Faulty Household Wiring Can Trigger a Heart Defibrillator

March 25 (HealthDay News) -- A literally shocking tale of the potential dangers of do-it-yourself home repairs for people with implanted defibrillators comes from cardiologists in Denmark.

"We recently cared for a patient who, after receiving an implantable cardioverter defibrillator, was readmitted shortly after hospital discharge because of two shocks delivered while the patient was showering," said a report in the March 26 issue of the New England Journal of Medicine.

There was no apparent physical reason why the device, which delivers a shock to restore normal heart rhythm if an arrhythmia occurs, should have gone off, but analysis "raised suspicion that electrical noise had caused an inappropriate ICD discharge," the report said. So the physicians sent an electrician to check the wiring of the house.

"It was found that it was due to improper installation of wiring in the patient's home because he installed a washing machine himself," said Dr. Kristian Eskesen, a cardiologist at Gentofte Hospital in Hellerup, one of the physicians reporting the event. "It was not properly grounded."

The shock would not have occurred if the washing machine had been installed by a licensed electrician, since Danish law requires safe grounding, Eskesen said. Cardiac safety was not the reason for the law, he said, "but it is one way of avoiding such problems with ICDs," he added.

There have been scattered reports of similar events with heart defibrillators. In 2002, for example, cardiologists in Hong Kong reported two such cases -- one caused by electrical signals from a power drill, the other by signals from a washing machine. And, German cardiologists described an instance of a defibrillator shock delivered because of electromagnetic signals from a washing machine.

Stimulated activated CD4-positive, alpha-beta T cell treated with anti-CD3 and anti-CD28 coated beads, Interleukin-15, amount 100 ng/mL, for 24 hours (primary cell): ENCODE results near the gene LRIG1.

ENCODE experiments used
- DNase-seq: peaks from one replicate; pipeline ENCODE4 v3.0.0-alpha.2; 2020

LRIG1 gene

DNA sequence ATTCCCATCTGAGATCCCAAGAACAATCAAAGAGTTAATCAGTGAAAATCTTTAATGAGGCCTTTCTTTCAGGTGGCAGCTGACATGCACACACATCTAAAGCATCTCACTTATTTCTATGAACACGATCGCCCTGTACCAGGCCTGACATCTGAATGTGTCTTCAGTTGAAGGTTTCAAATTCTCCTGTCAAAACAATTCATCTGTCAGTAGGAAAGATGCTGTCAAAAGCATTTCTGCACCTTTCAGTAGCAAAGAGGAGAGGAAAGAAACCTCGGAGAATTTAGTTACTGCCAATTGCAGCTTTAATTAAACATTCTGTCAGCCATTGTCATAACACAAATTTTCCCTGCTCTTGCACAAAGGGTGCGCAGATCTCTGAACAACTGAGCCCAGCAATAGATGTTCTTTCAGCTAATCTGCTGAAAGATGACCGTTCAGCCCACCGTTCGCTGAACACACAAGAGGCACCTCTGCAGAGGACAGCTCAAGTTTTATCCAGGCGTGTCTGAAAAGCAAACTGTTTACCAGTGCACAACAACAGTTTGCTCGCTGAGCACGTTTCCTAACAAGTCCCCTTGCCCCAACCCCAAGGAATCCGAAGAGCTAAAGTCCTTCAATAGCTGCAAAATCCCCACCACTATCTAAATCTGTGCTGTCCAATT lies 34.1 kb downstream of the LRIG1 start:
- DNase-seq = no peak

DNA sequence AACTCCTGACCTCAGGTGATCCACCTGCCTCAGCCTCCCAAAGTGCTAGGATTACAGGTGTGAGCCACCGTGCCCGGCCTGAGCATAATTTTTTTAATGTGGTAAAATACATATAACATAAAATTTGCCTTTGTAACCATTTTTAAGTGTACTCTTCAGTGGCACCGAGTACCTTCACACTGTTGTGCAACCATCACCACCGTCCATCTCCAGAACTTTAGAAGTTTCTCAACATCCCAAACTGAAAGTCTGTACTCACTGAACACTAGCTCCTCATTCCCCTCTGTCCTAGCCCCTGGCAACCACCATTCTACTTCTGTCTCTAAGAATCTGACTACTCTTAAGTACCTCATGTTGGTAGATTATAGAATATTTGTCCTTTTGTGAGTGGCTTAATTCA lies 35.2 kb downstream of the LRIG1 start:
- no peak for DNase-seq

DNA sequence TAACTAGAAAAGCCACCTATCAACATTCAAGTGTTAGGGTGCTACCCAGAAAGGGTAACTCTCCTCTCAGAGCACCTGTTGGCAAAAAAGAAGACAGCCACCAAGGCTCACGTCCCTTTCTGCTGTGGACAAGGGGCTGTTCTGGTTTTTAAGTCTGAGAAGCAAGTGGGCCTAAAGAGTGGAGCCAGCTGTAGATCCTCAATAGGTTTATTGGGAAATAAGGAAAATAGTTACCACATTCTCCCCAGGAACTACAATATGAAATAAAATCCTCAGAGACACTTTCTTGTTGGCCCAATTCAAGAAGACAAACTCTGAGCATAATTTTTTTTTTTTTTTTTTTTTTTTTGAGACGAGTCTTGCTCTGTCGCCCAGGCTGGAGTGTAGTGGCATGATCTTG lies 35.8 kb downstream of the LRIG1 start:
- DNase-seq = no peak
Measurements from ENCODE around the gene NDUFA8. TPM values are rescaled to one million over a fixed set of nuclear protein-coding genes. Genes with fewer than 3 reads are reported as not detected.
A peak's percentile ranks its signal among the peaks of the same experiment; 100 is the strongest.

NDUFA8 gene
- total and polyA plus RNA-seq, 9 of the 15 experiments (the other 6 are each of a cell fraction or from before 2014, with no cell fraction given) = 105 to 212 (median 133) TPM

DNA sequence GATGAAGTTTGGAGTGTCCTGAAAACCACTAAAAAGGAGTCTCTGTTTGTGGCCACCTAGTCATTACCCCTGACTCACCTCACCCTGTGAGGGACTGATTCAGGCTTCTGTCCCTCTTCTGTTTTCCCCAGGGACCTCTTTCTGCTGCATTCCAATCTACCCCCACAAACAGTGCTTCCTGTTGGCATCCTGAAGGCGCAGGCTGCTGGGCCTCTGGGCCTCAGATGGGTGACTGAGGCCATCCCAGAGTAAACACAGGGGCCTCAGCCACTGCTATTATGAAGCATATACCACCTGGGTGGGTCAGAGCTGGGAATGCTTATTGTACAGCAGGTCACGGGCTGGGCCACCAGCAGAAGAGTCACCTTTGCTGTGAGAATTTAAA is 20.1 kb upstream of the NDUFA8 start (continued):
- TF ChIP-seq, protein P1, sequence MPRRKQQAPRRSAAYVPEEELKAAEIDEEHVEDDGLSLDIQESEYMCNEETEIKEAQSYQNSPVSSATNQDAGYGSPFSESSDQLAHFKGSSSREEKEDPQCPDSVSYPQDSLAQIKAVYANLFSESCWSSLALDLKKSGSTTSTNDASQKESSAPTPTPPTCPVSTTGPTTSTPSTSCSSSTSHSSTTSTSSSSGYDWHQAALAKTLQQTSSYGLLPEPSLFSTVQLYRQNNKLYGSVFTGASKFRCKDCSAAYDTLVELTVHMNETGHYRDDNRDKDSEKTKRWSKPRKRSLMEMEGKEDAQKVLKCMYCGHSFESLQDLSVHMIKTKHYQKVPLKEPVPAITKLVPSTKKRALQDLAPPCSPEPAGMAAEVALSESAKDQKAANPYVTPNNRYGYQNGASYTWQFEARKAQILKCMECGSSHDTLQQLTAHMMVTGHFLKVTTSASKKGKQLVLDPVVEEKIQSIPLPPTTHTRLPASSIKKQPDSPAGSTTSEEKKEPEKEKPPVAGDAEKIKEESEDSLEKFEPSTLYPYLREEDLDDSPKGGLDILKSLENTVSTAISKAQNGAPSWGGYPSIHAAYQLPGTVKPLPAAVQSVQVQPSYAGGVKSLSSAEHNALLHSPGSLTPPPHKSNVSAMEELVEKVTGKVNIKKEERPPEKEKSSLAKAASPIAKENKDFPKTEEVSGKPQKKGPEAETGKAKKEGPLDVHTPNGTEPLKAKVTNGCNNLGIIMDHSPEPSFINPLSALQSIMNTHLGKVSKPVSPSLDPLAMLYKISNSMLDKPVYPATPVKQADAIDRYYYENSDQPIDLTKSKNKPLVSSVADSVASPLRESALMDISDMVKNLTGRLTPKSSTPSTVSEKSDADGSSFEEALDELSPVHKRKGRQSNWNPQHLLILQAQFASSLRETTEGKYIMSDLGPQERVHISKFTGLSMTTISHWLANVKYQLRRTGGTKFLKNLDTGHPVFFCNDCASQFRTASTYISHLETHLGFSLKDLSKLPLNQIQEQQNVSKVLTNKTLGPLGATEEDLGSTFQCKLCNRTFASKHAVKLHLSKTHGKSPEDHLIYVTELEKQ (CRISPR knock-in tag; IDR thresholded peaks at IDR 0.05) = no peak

"The reason for writing our report was to make colleagues aware of this possible problem," said report co-author Dr. Soren Hjortshoj, of Aalborg Hospital, in Aalborg, Denmark. "ICD therapy is generally a safe treatment that can help people with heart disease. But physicians should be aware of the possibility of false shocks and the reason for these."

In general, "manufacturers of ICDs do a tremendous job of making ICDs safe," Hjortshoj said. Still, "an ICD has to be sensitive to very small changes in the electrical impulses coming from the heart," which makes it vulnerable to some electrical signals originating outside of the heart, he said.

"It is luckily a rare phenomenon, but even in a very regulated society like Denmark, these occurrences take place," Hjortshoj said. "It is very essential that the ICD works correctly and triggers on the right event, otherwise it may be hostile."

Properly monitored, "the ICD is a safe treatment," he said. "But the authorities need to be aware that the regulations about electrical equipment should be followed."


SOURCES: Kristian Eskensen, M.D, cardiologist; Gentofte Hospital, Hellerup, Denmark; Soren Hjortshoj, M.D., staff specialist, Aalborg Hospital, Aalborg, Denmark; March 26, 2009, New England Journal of Medicine

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